We at Addictive Addiction occasionally get questions from readers about specific drugs. For example, we were asked about synthetic weed, as well as a few other lesser known drugs like ayahuasca and even melatonin.
Recently we were asked several questions about coffee, and while we’ve covered caffeine in the past, we thought we’d talk about coffee a little bit as well. Is coffee addictive? Can you overdose on coffee? Here’s what we know about the drink, and the chances of becoming addicted to coffee.
Is Coffee Addictive?
Is coffee addictive? One might think so. Standing in line at Starbucks, hearing customers order triple shot grande this and that, you’d think that coffee was more addictive than heroin or cocaine.
Coffee, however, is not addictive. Coffee and the caffeine that it contains does provide stimulating effects to the body. Here’s how it works.
In your brain, there is a chemical called adenosine. This chemical affects your attention, alertness and overall sense of “tiredness.” As the day goes on, the adenosine in your body builds up, until it signals to your brain that it’s time to go to bed. You will feel physically tired.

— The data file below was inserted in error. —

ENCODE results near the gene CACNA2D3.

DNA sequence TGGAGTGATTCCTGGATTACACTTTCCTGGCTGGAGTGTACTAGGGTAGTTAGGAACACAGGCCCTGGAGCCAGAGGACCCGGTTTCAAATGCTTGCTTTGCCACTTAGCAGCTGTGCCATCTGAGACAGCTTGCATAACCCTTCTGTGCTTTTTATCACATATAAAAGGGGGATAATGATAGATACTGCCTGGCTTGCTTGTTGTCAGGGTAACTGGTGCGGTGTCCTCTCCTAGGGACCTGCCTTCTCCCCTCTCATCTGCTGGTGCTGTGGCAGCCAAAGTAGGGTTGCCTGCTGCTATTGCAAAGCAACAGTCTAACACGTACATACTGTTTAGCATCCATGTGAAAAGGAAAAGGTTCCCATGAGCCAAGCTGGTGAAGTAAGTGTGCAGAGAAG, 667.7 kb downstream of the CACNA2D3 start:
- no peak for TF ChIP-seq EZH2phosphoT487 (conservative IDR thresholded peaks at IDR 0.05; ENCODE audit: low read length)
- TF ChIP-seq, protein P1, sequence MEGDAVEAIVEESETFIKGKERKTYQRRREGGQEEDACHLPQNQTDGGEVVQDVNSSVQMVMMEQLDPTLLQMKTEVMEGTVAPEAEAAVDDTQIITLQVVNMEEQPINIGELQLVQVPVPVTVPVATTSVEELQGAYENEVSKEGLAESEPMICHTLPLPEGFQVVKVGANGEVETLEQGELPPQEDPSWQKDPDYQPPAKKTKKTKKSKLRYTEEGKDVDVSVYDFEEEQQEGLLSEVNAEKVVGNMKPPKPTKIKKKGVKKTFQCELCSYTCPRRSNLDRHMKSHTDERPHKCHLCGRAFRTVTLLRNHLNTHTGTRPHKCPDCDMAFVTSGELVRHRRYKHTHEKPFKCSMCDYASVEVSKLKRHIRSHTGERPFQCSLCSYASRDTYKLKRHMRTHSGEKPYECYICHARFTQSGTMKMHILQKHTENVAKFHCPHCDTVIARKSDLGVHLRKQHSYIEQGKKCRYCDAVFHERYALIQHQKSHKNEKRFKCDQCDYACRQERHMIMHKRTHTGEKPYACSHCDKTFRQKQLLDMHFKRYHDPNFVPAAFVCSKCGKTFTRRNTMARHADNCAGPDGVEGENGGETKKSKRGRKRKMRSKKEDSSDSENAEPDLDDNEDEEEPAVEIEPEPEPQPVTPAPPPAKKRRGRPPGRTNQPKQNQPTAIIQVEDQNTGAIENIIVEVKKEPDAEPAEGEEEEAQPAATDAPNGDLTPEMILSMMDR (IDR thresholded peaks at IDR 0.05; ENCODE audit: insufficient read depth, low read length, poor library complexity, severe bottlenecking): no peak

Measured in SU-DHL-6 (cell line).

The caffeine in coffee blocks adenosine. When there’s caffeine in your brain, it keeps adenosine from binding to receptors in your brain, causing you to feel a bit of energy. There are other chemicals which coffee effects, as well, but the energy boost alone is what keeps some drinking coffee throughout the day.
So is coffee addictive? Not really. That said, though, coffee drinkers do become dependent upon the energy they derive from the drink. It’s not classified as an addiction by most experts, however, and the substances in coffee are not considered to be addictive drugs (much like marijuana).
Those who depend upon coffee do come to rely on the energy they derive from the caffeine. But what would happen if they stopped? Sure, they’d experience a bit of caffeine withdrawal, but there would be no serious or lasting side effects.